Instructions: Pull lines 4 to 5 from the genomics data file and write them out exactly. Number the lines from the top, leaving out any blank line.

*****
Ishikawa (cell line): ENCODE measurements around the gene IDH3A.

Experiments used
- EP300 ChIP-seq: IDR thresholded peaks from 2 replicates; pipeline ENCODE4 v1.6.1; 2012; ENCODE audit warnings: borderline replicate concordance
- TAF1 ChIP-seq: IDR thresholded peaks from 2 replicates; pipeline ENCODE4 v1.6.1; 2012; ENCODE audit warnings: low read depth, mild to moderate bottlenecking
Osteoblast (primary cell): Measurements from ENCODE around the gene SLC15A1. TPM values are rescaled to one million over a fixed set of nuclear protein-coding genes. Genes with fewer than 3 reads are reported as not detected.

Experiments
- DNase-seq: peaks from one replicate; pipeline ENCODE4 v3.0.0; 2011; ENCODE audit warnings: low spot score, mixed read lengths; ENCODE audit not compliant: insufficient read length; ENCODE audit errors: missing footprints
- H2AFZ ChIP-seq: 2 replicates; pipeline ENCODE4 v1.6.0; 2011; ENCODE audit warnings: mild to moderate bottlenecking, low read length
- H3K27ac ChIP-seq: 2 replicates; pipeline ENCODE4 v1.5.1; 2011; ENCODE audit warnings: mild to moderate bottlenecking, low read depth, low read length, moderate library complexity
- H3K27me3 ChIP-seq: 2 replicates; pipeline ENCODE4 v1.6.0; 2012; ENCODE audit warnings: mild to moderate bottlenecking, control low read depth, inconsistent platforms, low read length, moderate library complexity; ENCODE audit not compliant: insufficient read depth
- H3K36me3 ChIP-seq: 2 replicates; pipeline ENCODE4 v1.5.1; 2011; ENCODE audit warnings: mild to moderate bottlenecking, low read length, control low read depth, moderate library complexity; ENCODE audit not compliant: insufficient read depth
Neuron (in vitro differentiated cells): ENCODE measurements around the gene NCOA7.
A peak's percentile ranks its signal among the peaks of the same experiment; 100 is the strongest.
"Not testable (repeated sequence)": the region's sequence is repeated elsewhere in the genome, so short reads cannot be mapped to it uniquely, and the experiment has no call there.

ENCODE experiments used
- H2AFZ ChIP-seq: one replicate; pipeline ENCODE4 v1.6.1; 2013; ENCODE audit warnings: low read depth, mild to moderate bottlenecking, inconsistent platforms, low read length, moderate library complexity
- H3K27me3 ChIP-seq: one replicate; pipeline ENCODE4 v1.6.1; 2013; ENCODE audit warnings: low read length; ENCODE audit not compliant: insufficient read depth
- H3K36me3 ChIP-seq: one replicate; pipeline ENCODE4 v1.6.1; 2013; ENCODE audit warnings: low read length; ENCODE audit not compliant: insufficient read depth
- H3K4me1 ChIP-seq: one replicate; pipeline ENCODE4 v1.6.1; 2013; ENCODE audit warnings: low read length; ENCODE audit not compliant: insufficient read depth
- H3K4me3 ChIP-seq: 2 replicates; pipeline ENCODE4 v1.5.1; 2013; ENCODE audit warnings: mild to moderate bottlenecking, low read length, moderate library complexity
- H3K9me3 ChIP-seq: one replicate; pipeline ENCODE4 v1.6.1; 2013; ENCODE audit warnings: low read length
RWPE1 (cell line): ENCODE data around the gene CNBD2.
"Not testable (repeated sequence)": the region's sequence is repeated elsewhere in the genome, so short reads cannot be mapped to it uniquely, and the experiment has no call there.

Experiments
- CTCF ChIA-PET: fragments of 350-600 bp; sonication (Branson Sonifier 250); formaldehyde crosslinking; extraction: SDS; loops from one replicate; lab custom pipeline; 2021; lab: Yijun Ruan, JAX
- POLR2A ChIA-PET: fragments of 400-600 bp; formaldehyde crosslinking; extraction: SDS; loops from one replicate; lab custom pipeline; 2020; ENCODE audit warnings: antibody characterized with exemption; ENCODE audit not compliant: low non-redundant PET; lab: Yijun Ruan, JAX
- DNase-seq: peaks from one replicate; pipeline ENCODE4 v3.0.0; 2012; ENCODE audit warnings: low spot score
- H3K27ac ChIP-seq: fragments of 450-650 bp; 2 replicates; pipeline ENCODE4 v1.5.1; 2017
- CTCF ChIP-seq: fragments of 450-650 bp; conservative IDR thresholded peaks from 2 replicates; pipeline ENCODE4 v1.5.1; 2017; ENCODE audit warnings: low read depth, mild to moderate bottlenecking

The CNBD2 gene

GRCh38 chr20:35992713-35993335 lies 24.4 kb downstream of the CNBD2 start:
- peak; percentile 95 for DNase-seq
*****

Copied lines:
- TAF1 ChIP-seq: IDR thresholded peaks from 2 replicates; pipeline ENCODE4 v1.6.1; 2012; ENCODE audit warnings: low read depth, mild to moderate bottlenecking
Osteoblast (primary cell): Measurements from ENCODE around the gene SLC15A1. TPM values are rescaled to one million over a fixed set of nuclear protein-coding genes. Genes with fewer than 3 reads are reported as not detected.